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Professor: Arizona can use warfare to fund economy

PHOENIX -- When it comes to funding the economy of tomorrow, Arizona should look to warfare to fund its economy, an Arizona State University professor said.

"We need to leverage off the Department of Defense's investments in the state historically and be savvy about that," Director of the L. William Seidman Research Institute at the W.P. Carey School of Business at ASU Dennis Hoffman told News/Talk 92/3 KTAR's Mac & Gaydos on Monday. "Position ourselves to do [research and development] around surveillance, new combative technologies, new technologies for warfare differently than we've done in the past."

Hoffman said Arizona needs to focus on research and development rather than manufacturing because manufacturing jobs are more likely to either be moved overseas or automated.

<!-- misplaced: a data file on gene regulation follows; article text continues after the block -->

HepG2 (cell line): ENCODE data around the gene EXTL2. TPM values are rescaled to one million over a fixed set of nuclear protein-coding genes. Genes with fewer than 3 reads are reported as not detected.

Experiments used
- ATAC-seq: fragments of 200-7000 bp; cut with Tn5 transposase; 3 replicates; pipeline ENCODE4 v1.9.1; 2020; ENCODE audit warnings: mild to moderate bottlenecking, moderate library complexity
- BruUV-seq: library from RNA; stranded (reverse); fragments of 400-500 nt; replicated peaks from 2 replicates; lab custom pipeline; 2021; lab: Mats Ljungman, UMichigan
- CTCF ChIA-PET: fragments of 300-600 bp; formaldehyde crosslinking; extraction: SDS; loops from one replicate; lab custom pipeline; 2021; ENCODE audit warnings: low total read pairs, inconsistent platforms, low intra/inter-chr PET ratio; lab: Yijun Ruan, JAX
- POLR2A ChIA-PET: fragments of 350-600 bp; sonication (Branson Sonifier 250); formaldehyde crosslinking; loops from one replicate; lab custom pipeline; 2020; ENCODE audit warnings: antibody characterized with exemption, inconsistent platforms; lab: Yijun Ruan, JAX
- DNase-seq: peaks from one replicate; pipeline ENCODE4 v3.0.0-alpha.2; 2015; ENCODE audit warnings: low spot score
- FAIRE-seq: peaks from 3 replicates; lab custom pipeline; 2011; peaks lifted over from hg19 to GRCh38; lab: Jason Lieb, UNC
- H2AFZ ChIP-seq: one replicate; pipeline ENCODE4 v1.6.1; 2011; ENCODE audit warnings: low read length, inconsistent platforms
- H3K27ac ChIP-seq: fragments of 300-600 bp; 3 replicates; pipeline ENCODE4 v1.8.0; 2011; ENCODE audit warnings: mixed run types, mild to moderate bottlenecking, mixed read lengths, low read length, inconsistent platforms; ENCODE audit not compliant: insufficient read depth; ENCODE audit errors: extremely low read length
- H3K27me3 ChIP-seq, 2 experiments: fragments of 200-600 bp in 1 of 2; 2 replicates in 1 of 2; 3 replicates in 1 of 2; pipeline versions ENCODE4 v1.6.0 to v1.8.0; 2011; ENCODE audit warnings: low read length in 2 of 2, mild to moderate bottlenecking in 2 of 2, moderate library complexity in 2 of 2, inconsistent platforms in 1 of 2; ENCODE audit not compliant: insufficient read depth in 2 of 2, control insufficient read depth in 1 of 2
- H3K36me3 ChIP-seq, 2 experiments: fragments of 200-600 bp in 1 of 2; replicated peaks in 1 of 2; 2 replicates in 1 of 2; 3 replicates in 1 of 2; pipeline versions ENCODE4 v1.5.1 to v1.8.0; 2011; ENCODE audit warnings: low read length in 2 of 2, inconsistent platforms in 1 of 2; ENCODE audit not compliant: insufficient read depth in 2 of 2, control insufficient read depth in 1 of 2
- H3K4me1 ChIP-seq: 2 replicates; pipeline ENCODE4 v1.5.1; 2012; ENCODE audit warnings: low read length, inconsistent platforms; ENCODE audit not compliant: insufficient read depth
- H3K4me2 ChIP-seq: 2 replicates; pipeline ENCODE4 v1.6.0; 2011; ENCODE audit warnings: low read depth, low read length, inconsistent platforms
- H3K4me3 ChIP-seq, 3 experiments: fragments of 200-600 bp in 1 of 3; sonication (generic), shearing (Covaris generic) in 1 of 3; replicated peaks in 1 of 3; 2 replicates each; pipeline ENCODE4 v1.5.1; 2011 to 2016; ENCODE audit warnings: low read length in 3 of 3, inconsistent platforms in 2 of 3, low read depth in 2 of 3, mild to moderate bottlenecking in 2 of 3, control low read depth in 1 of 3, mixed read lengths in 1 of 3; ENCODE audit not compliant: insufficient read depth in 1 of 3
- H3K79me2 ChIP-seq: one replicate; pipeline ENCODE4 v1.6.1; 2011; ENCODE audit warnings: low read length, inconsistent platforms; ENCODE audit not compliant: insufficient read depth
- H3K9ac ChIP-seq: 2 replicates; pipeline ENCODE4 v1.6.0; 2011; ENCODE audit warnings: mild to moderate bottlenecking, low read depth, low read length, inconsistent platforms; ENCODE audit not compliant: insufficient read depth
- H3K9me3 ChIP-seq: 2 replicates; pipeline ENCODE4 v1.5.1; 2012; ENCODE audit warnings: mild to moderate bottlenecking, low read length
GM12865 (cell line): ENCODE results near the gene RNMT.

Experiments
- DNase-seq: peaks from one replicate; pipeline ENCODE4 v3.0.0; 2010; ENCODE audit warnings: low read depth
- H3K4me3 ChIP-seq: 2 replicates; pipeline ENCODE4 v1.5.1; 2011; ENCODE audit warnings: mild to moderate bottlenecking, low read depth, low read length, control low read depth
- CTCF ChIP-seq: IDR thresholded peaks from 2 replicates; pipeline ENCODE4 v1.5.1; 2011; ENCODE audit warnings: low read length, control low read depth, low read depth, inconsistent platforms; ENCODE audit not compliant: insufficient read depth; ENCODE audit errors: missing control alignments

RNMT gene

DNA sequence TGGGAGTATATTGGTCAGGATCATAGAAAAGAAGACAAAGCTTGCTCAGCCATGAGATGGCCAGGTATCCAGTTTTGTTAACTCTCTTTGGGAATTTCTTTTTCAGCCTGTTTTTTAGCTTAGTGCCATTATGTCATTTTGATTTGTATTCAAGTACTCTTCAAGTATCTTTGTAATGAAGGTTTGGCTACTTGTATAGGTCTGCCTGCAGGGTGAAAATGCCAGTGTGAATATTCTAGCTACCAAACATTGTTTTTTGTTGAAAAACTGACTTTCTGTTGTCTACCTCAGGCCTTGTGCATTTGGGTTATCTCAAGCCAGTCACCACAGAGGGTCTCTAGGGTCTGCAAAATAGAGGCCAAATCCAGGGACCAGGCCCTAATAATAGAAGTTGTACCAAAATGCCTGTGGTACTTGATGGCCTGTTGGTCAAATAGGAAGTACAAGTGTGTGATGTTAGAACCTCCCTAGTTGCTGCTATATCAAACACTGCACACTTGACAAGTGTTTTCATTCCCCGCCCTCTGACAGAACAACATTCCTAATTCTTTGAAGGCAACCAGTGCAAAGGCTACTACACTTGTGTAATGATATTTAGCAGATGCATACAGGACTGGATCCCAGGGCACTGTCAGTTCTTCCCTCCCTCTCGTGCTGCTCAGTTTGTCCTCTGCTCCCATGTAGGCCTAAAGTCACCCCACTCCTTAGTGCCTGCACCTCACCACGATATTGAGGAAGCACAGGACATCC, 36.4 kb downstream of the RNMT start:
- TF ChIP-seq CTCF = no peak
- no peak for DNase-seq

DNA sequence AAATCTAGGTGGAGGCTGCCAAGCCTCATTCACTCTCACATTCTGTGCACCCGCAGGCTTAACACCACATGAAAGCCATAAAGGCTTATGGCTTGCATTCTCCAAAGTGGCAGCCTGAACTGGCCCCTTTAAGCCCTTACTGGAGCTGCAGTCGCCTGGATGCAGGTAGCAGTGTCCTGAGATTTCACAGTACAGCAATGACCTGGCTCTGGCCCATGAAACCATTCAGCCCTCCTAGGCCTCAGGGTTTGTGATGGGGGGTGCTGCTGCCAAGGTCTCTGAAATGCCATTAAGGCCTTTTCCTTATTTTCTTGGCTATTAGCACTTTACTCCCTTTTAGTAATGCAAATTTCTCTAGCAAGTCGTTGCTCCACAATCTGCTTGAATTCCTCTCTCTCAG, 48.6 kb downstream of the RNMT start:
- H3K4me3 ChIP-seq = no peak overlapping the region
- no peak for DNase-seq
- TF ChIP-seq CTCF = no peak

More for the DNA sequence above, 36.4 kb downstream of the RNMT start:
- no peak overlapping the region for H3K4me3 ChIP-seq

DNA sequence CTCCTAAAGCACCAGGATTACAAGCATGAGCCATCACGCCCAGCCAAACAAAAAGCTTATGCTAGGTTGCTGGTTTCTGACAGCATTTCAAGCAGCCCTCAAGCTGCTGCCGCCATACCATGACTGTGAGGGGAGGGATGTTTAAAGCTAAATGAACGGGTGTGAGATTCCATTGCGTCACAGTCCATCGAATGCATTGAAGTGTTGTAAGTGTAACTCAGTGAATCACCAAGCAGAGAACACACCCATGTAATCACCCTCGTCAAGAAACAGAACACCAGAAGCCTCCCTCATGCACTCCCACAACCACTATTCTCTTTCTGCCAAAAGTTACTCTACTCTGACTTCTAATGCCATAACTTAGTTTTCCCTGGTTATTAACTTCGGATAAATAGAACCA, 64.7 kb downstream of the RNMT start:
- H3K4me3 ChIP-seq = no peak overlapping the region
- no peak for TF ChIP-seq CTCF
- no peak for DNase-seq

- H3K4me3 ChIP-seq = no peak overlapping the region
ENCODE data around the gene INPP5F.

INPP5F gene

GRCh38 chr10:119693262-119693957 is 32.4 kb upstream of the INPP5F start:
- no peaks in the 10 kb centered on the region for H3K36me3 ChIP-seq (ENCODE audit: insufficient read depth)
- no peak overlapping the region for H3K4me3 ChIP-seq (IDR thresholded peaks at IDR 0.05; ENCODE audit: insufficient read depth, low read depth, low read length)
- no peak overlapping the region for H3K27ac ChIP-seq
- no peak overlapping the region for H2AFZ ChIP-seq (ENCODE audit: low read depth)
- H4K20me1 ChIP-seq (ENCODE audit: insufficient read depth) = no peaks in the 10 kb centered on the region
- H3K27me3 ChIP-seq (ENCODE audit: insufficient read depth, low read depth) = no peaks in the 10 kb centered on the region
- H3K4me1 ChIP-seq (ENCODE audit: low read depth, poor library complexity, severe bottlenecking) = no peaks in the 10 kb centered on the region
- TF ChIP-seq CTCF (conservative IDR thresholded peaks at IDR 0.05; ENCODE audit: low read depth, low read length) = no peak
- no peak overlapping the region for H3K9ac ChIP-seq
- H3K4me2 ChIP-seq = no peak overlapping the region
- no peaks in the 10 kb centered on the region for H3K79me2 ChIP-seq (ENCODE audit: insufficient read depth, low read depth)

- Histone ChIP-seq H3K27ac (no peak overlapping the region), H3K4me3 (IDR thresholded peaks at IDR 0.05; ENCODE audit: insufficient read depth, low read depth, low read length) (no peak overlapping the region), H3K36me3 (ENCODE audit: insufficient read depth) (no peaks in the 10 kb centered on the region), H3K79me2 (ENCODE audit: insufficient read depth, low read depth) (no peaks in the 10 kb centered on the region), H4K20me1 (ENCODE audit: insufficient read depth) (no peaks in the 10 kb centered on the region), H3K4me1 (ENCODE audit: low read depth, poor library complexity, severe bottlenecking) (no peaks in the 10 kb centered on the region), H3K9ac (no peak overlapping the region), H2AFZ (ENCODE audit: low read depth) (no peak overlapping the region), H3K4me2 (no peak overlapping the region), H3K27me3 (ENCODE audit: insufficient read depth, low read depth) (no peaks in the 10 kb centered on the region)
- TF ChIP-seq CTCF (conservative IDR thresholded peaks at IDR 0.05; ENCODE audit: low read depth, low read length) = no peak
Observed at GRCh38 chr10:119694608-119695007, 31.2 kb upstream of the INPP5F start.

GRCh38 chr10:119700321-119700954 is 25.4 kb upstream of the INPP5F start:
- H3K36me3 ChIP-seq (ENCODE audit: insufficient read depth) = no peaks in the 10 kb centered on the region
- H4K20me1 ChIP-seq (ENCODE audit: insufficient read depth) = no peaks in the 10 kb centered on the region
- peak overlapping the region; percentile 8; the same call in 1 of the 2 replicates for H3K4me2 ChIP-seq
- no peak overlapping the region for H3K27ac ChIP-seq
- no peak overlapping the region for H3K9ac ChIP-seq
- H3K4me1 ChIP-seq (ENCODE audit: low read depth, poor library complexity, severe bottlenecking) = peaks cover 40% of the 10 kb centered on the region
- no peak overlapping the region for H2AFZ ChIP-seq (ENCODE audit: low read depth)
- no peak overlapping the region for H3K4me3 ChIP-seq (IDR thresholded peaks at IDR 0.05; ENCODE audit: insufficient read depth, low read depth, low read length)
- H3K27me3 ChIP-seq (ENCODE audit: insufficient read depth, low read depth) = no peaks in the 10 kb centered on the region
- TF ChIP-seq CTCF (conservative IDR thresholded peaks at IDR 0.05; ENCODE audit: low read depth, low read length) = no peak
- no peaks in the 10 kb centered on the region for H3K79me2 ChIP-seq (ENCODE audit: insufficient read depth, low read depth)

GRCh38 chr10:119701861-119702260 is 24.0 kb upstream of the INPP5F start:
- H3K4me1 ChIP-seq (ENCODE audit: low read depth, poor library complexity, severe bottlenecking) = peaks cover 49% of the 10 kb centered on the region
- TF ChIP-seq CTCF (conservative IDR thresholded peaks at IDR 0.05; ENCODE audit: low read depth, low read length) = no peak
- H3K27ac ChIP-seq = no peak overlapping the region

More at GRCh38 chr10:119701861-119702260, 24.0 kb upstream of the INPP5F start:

Hoffman also said Arizona boasts a few other bright spots, including an influx in financial services and insurance data firms along with ASU partnerships in healthcare and educational technologies.

While Hoffman said the Arizona economy of 2020 will likely look the same, the state can anticipate a few changes.

"I think you're going to see a structure of an economy -- in terms of where people work and what types of pursuits -- again much like you see today, hopefully a bit more like was saw pre-Great Recession than during the depths of the Great Recession."

A Valley resident for more than 30 years, Hoffman said the economy of the future will change as Arizona is accustomed to 50,000 to 75,000 people pouring into the state annually who wanted jobs, houses and cars.

"We were heavily reliant on construction because we led the nation or nearly led the nation on population growth for a number of years," he said.

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Mac Watson & Larry Gaydos represent "the younger generation of talk…because we grew up in a different era." To someone who has never listened, Mac Watson and Larry Gaydos describe their show as,  "relatable stories that emotionally connect with our audience…. basically, stuff that affects our daily lives here in Arizona."

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